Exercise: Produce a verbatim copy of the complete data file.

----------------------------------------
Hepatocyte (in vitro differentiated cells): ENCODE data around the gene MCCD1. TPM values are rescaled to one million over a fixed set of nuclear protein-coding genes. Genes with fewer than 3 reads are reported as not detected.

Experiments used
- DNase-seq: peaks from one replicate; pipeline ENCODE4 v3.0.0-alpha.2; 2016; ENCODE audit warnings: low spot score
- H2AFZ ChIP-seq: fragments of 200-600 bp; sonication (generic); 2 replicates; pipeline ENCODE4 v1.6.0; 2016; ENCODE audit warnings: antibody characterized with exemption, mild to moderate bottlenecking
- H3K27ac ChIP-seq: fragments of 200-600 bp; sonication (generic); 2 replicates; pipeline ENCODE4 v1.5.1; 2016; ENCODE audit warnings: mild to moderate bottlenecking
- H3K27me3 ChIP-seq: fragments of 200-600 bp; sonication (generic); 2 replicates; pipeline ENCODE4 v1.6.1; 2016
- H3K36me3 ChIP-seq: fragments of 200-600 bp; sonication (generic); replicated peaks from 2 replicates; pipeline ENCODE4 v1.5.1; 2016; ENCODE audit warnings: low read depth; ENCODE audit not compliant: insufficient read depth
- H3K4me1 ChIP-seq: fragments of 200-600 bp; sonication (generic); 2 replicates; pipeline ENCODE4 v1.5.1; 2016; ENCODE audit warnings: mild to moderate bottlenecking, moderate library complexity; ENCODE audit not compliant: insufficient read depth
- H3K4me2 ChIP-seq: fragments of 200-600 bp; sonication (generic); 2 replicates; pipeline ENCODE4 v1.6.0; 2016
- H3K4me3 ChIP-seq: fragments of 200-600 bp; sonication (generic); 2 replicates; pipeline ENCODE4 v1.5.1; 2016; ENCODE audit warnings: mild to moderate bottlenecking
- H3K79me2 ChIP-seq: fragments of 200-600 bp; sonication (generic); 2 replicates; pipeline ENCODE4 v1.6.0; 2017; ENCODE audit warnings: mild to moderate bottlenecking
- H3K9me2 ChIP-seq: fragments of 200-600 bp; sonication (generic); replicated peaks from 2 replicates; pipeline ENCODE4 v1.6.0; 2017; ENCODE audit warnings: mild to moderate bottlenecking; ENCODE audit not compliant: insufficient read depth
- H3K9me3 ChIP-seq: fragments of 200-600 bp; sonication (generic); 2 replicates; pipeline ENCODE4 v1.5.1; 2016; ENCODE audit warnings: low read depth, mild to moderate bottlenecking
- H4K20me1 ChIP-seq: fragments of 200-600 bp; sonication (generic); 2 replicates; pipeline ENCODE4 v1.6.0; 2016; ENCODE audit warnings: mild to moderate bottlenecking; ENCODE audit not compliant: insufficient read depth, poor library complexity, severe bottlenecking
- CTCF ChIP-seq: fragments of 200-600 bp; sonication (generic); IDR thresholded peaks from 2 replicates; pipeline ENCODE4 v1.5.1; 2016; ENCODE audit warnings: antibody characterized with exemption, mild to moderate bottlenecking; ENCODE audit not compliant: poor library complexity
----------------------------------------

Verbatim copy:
Hepatocyte (in vitro differentiated cells): ENCODE data around the gene MCCD1. TPM values are rescaled to one million over a fixed set of nuclear protein-coding genes. Genes with fewer than 3 reads are reported as not detected.

Experiments used
- DNase-seq: peaks from one replicate; pipeline ENCODE4 v3.0.0-alpha.2; 2016; ENCODE audit warnings: low spot score
- H2AFZ ChIP-seq: fragments of 200-600 bp; sonication (generic); 2 replicates; pipeline ENCODE4 v1.6.0; 2016; ENCODE audit warnings: antibody characterized with exemption, mild to moderate bottlenecking
- H3K27ac ChIP-seq: fragments of 200-600 bp; sonication (generic); 2 replicates; pipeline ENCODE4 v1.5.1; 2016; ENCODE audit warnings: mild to moderate bottlenecking
- H3K27me3 ChIP-seq: fragments of 200-600 bp; sonication (generic); 2 replicates; pipeline ENCODE4 v1.6.1; 2016
- H3K36me3 ChIP-seq: fragments of 200-600 bp; sonication (generic); replicated peaks from 2 replicates; pipeline ENCODE4 v1.5.1; 2016; ENCODE audit warnings: low read depth; ENCODE audit not compliant: insufficient read depth
- H3K4me1 ChIP-seq: fragments of 200-600 bp; sonication (generic); 2 replicates; pipeline ENCODE4 v1.5.1; 2016; ENCODE audit warnings: mild to moderate bottlenecking, moderate library complexity; ENCODE audit not compliant: insufficient read depth
- H3K4me2 ChIP-seq: fragments of 200-600 bp; sonication (generic); 2 replicates; pipeline ENCODE4 v1.6.0; 2016
- H3K4me3 ChIP-seq: fragments of 200-600 bp; sonication (generic); 2 replicates; pipeline ENCODE4 v1.5.1; 2016; ENCODE audit warnings: mild to moderate bottlenecking
- H3K79me2 ChIP-seq: fragments of 200-600 bp; sonication (generic); 2 replicates; pipeline ENCODE4 v1.6.0; 2017; ENCODE audit warnings: mild to moderate bottlenecking
- H3K9me2 ChIP-seq: fragments of 200-600 bp; sonication (generic); replicated peaks from 2 replicates; pipeline ENCODE4 v1.6.0; 2017; ENCODE audit warnings: mild to moderate bottlenecking; ENCODE audit not compliant: insufficient read depth
- H3K9me3 ChIP-seq: fragments of 200-600 bp; sonication (generic); 2 replicates; pipeline ENCODE4 v1.5.1; 2016; ENCODE audit warnings: low read depth, mild to moderate bottlenecking
- H4K20me1 ChIP-seq: fragments of 200-600 bp; sonication (generic); 2 replicates; pipeline ENCODE4 v1.6.0; 2016; ENCODE audit warnings: mild to moderate bottlenecking; ENCODE audit not compliant: insufficient read depth, poor library complexity, severe bottlenecking
- CTCF ChIP-seq: fragments of 200-600 bp; sonication (generic); IDR thresholded peaks from 2 replicates; pipeline ENCODE4 v1.5.1; 2016; ENCODE audit warnings: antibody characterized with exemption, mild to moderate bottlenecking; ENCODE audit not compliant: poor library complexity